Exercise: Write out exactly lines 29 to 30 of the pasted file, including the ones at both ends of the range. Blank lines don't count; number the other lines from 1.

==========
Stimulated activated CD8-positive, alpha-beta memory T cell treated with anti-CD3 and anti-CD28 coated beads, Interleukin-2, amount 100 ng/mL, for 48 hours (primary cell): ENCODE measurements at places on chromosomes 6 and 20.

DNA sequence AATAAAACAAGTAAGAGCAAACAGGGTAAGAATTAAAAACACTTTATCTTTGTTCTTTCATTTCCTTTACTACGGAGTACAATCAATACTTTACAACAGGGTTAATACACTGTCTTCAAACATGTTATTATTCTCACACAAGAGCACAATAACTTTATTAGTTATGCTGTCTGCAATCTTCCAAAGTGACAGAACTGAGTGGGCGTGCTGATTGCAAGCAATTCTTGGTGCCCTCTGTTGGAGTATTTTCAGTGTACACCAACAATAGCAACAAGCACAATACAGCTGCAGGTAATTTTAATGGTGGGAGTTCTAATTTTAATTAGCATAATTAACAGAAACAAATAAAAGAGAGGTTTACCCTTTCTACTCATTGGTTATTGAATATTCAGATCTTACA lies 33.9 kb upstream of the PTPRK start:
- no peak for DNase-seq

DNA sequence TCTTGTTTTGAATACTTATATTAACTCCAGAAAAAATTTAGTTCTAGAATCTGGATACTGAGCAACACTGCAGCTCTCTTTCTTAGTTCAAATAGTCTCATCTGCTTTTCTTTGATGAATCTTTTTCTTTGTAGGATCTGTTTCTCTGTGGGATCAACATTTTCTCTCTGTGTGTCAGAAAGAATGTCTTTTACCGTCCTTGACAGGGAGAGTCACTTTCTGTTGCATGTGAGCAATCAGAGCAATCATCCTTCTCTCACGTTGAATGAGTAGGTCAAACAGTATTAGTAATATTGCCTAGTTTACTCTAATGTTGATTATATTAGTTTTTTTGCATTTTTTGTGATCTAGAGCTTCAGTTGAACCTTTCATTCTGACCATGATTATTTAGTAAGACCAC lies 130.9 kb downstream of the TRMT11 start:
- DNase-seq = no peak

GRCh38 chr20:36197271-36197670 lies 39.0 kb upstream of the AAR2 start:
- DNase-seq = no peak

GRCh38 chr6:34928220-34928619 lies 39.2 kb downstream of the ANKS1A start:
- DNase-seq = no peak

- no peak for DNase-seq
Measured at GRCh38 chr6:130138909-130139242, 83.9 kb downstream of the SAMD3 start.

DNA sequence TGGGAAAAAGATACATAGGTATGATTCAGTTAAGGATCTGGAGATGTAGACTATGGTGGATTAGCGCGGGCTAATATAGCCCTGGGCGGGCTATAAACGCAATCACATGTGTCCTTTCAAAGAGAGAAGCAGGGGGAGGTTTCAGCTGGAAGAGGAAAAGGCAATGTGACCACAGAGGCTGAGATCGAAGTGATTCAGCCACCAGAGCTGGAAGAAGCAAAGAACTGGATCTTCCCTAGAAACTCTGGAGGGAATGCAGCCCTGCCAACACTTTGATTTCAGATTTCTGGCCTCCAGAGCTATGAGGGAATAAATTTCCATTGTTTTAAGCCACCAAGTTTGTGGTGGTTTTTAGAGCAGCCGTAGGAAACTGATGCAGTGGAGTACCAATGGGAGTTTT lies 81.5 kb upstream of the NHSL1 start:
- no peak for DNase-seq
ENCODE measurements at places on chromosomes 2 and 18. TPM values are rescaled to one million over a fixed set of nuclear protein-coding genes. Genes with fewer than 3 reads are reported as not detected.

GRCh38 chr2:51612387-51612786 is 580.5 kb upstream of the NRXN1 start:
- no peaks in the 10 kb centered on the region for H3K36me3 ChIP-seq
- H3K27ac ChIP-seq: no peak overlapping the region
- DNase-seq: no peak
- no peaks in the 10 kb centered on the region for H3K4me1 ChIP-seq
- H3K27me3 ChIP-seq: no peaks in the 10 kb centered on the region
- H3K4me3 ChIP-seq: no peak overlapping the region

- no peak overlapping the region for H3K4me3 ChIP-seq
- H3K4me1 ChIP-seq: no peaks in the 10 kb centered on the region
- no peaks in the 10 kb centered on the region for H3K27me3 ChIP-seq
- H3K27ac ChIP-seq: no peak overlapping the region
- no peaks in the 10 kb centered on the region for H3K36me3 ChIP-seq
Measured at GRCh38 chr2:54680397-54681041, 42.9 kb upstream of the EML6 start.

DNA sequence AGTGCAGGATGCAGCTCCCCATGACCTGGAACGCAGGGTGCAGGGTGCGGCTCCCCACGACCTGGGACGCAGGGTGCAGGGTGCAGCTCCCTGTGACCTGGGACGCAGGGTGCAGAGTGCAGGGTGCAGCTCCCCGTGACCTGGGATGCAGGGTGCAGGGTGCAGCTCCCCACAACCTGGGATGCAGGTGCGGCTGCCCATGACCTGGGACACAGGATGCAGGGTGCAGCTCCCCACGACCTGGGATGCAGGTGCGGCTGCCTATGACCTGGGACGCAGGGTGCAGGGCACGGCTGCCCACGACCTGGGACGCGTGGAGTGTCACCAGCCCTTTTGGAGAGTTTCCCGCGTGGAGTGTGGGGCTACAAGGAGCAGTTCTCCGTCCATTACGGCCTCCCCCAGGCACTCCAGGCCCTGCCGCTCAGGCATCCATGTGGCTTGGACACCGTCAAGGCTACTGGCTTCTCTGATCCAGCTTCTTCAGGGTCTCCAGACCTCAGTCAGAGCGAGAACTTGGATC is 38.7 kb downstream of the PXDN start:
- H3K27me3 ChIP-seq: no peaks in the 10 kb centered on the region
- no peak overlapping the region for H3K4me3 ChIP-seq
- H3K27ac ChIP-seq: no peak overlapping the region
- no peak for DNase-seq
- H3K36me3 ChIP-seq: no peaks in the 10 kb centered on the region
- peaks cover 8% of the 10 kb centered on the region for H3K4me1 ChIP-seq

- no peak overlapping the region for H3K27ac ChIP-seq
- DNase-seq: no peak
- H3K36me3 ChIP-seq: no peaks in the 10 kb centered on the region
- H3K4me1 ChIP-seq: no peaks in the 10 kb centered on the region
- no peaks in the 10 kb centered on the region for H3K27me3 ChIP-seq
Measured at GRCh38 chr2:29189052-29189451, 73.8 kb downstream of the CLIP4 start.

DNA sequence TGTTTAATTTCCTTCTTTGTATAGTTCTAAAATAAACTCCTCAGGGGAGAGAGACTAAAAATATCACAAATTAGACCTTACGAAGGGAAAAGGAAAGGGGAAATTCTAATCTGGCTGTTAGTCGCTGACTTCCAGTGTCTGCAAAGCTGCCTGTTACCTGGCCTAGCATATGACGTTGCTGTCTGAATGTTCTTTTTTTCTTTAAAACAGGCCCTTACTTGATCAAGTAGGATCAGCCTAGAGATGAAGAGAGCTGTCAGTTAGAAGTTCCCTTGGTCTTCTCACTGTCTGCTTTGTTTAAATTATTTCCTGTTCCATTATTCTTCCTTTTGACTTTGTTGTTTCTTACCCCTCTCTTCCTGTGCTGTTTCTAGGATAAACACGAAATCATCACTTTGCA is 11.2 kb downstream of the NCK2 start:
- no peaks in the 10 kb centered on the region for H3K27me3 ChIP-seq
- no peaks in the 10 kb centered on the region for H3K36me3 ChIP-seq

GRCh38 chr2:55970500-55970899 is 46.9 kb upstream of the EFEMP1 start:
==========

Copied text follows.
- H3K27me3 ChIP-seq: no peaks in the 10 kb centered on the region
- no peak overlapping the region for H3K4me3 ChIP-seq